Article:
The international investment bank said although the Prime Minister was often criticised for being too slow, indecisive and consensual, his new style of leadership may be exactly what the country needs to rejuvenate the economy’s long-term growth prospects, especially in the face of rapid globalisation. It said that against the backdrop of dwindling foreign direct investment, rising competition on the global trade front, lingering effects from the Asian financial crisis and weak government-linked companies (GLCs), it was not surprising that income growth had been stagnating prior to the political transition.’

Woo added: ‘Many of these decisions, which addressed issues left over from Dr Mahathir’s era, are under-appreciated.’

These include the restructuring of GLCs, foreign exchange liberalisation, improved foreign relations, reducing fuel subsidies and cancelling non-essential projects.

The second report is from the June 2 issue of The Economist magazine headlined ‘Lina Joy’s Despair’ in which it said Abdullah was ‘clamping down’ on even temperate debate on religious issues.

In part, it said: ‘Malaysia’s Prime Minister, Abdullah Badawi, has been struggling to promote his own brand of moderate “civilisational” Islam. But he has opened space for the radicals by clamping down on even temperate debate on religious issues.

‘Last year, he shot down a proposed “inter-faith council” and banned a civil rights group from holding public debates on freedom of worship.

‘Last month, he abruptly cancelled a long-planned gathering in Kuala Lumpur of senior Muslims and Christian scholars – including the Archbishop of Canterbury – on the ground that he “was too busy to attend it”.’

If I am not mistaken, the latter was supposed to be a flagship programme of the Institute of Islamic Understanding of Malaysia (Ikim) in promoting dialogue between Muslim and Christian scholars around the world.

Sadly, this is not the first time that the Prime Minister’s last minute ‘I am too busy to attend’ excuse had stifled many well-intended programmes and frustrated organizers and participants alike.


Declining friendliness

THE respect for time and keeping promises are the pillars of good discipline and manners.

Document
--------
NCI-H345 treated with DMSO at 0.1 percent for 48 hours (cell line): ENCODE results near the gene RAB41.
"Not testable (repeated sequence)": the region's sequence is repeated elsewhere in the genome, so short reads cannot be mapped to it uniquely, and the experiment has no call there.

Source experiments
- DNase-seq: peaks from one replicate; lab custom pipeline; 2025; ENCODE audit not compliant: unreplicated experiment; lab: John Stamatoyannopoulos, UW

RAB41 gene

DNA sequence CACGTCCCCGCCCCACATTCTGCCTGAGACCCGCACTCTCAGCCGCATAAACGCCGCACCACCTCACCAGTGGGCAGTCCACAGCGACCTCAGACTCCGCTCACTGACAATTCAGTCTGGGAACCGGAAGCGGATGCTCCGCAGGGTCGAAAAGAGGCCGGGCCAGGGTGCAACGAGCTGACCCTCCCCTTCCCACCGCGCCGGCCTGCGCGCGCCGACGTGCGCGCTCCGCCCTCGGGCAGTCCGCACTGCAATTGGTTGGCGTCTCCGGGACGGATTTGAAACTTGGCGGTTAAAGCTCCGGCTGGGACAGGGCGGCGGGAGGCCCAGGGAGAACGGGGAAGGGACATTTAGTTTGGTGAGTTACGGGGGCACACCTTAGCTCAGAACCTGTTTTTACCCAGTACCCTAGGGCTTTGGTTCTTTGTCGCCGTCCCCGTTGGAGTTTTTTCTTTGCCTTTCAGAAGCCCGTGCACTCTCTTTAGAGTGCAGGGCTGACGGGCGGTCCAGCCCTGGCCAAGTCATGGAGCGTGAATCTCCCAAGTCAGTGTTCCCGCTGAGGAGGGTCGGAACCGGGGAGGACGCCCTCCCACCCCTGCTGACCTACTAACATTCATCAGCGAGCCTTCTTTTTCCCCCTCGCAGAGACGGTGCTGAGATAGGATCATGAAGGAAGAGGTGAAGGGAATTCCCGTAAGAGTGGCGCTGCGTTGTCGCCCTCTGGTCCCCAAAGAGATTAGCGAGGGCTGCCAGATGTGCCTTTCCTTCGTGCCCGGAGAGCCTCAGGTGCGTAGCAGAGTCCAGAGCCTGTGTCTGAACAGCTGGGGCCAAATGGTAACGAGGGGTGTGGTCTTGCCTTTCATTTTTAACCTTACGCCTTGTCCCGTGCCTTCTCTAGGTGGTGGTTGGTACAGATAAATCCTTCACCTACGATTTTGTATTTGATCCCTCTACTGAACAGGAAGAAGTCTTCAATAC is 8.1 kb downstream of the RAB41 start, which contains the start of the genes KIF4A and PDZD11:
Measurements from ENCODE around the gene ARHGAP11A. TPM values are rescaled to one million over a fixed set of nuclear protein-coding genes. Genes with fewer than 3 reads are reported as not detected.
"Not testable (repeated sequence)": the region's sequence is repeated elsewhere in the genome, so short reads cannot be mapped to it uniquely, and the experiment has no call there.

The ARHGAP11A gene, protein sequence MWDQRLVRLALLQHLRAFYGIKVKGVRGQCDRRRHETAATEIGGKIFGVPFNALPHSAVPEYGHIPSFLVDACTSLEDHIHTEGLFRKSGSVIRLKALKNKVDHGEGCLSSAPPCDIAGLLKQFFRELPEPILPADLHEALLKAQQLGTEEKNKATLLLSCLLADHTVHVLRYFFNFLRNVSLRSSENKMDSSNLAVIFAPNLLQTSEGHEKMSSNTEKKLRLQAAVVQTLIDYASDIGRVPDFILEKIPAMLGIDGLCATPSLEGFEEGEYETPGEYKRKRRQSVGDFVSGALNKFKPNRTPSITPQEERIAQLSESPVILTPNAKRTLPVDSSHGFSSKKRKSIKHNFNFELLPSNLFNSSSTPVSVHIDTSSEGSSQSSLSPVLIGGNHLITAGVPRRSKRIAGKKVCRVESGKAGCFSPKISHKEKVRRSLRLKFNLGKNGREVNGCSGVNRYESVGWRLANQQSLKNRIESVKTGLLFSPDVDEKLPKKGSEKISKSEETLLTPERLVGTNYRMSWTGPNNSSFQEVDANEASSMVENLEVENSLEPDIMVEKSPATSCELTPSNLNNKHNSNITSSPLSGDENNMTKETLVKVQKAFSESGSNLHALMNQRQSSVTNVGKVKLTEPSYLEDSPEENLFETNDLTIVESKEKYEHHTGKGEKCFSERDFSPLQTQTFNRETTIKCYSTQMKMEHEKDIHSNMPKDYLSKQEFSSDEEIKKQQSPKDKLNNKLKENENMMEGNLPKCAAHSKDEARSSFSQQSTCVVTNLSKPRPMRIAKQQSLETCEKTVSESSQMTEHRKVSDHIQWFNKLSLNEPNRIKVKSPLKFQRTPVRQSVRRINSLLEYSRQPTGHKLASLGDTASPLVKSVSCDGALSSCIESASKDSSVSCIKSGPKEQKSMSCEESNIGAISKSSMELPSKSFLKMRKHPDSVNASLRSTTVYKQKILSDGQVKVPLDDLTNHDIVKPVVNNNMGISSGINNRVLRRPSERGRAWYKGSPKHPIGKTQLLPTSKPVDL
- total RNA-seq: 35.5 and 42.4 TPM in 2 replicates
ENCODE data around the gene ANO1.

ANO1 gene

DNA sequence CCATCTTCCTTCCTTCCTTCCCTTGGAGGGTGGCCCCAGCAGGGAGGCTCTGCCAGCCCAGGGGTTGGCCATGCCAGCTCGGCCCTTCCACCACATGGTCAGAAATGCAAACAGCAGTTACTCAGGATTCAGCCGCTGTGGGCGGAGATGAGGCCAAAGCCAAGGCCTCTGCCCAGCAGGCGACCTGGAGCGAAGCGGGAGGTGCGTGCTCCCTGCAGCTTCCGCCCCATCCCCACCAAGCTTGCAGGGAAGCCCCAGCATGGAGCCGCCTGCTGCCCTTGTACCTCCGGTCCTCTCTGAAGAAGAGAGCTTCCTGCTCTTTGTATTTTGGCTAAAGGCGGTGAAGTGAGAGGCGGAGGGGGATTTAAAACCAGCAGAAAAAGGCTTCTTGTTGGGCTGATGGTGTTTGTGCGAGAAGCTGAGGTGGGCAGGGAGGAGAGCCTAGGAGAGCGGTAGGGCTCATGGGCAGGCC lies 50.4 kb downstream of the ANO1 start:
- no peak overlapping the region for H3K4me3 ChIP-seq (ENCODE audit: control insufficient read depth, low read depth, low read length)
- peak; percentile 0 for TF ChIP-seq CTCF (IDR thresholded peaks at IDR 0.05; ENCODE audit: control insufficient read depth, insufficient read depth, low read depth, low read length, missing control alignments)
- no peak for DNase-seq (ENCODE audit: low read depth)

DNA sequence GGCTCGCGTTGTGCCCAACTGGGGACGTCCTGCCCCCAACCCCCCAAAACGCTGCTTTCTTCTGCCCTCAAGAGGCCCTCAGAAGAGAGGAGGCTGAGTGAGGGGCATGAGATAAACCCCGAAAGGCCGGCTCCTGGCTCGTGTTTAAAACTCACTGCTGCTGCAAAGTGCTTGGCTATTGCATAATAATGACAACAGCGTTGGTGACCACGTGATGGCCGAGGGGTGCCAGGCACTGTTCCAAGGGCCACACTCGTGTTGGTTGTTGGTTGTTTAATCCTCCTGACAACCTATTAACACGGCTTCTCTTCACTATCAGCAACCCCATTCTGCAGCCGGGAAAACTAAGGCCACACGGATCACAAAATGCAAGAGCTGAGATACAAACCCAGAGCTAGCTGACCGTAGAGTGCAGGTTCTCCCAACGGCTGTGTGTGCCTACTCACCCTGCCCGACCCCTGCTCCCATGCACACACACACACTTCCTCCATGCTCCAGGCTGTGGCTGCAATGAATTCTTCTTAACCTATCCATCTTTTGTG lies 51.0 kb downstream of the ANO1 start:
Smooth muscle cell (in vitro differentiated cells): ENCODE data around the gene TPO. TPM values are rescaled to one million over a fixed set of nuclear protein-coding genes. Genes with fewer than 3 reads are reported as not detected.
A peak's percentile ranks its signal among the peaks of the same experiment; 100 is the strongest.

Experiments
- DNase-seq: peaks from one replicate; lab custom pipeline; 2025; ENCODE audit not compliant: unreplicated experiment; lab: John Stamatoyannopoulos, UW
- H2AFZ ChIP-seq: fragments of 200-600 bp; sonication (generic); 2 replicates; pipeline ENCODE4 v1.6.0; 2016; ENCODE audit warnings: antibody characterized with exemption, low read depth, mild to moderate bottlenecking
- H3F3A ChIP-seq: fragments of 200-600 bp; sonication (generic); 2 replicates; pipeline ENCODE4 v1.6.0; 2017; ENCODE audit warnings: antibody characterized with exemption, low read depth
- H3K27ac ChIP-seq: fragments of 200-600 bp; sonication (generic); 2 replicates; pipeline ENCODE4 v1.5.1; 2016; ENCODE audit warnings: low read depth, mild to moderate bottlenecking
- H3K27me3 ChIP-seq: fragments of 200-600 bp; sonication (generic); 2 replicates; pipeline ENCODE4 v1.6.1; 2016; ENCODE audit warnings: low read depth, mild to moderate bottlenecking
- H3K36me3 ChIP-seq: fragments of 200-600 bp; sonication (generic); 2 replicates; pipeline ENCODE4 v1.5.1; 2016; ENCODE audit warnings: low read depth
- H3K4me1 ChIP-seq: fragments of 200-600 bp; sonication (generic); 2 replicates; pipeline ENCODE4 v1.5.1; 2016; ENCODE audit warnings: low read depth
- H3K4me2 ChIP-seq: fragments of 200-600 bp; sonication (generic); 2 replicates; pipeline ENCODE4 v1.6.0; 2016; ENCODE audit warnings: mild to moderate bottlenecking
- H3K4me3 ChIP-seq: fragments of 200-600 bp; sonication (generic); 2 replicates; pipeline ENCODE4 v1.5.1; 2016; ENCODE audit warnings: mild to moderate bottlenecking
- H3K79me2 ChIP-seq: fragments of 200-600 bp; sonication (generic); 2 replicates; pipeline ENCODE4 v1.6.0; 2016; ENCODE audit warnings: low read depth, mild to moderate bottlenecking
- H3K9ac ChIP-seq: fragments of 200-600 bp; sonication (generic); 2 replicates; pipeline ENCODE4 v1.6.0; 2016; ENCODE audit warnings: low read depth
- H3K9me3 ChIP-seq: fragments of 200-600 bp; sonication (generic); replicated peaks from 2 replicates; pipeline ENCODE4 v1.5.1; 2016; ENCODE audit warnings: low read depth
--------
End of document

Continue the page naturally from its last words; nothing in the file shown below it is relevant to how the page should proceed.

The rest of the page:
Sadly, the general consensus among globetrotting Malaysians attending the Audit Bureau of Circulations (ABC) conference in Jakarta last month was that Malaysians are neither highly disciplined nor very friendly.

The participants, when debating the very excellent presentation by Tourism Malaysia Director-General Datuk Mirza Mohammad Taiyab, were of the view that Malaysians have to be a lot more friendly to live up to the advertising propaganda.

I have said this before. The claim that we are friendly is a myth. We are, in some ways, rude. Not that we are congenitally rude or unfriendly. We are actually a bunch of courteous and accommodating people.

Just see how we had been happily receiving one colonial occupier after another for centuries. We were so nice, courteous and accommodating that we allowed them to cart away our wealth and our natural resources.

Of course, there was a pay-off for that. They built and left behind a decent economic and administrative infrastructure that gave us a head start in the post-colonial era.

They were so thoroughly bowled over by our demeanour that when we asked to be freed, they willingly consented. We did not shed a drop of blood to achieve independence.

What then happened to us that we are not as friendly and courteous as we used to be? For one, we are no longer being taught akhlak. Akhlak is from the Arabic word akhlaq or khuluq, which means character or morals.

When I was attending the Malay school in the years running up to independence and a few years after that, akhlak or civic studies was an important subject in the curriculum.

We were taught the meaning of respect, morality, courtesy and discipline. That included shouting at the top of our voices tabik cikgu accompanied by the military-type saluting motion. At the daily morning assembly, we would stand to attention, sing God Save the Queen and salute the Union Jack.